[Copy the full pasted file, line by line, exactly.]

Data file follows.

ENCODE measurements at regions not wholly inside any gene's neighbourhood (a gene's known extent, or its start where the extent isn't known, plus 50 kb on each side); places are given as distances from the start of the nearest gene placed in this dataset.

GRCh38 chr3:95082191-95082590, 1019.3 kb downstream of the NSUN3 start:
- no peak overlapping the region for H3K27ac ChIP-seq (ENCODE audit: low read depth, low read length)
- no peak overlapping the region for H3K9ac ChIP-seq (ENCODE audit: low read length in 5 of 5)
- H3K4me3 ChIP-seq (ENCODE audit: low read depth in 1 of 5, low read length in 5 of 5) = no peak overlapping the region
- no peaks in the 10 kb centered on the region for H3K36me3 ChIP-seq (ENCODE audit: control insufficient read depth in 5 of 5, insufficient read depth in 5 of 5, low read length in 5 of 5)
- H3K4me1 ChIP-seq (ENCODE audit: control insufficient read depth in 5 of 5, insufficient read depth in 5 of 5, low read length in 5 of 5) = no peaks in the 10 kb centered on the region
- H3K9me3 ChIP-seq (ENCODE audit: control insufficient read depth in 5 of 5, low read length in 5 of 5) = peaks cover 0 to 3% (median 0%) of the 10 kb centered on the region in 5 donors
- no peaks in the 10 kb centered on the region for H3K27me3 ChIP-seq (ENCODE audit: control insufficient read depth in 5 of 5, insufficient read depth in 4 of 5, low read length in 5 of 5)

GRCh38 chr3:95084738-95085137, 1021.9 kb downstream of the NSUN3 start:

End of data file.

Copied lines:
ENCODE measurements at regions not wholly inside any gene's neighbourhood (a gene's known extent, or its start where the extent isn't known, plus 50 kb on each side); places are given as distances from the start of the nearest gene placed in this dataset.

GRCh38 chr3:95082191-95082590, 1019.3 kb downstream of the NSUN3 start:
- no peak overlapping the region for H3K27ac ChIP-seq (ENCODE audit: low read depth, low read length)
- no peak overlapping the region for H3K9ac ChIP-seq (ENCODE audit: low read length in 5 of 5)
- H3K4me3 ChIP-seq (ENCODE audit: low read depth in 1 of 5, low read length in 5 of 5) = no peak overlapping the region
- no peaks in the 10 kb centered on the region for H3K36me3 ChIP-seq (ENCODE audit: control insufficient read depth in 5 of 5, insufficient read depth in 5 of 5, low read length in 5 of 5)
- H3K4me1 ChIP-seq (ENCODE audit: control insufficient read depth in 5 of 5, insufficient read depth in 5 of 5, low read length in 5 of 5) = no peaks in the 10 kb centered on the region
- H3K9me3 ChIP-seq (ENCODE audit: control insufficient read depth in 5 of 5, low read length in 5 of 5) = peaks cover 0 to 3% (median 0%) of the 10 kb centered on the region in 5 donors
- no peaks in the 10 kb centered on the region for H3K27me3 ChIP-seq (ENCODE audit: control insufficient read depth in 5 of 5, insufficient read depth in 4 of 5, low read length in 5 of 5)

GRCh38 chr3:95084738-95085137, 1021.9 kb downstream of the NSUN3 start: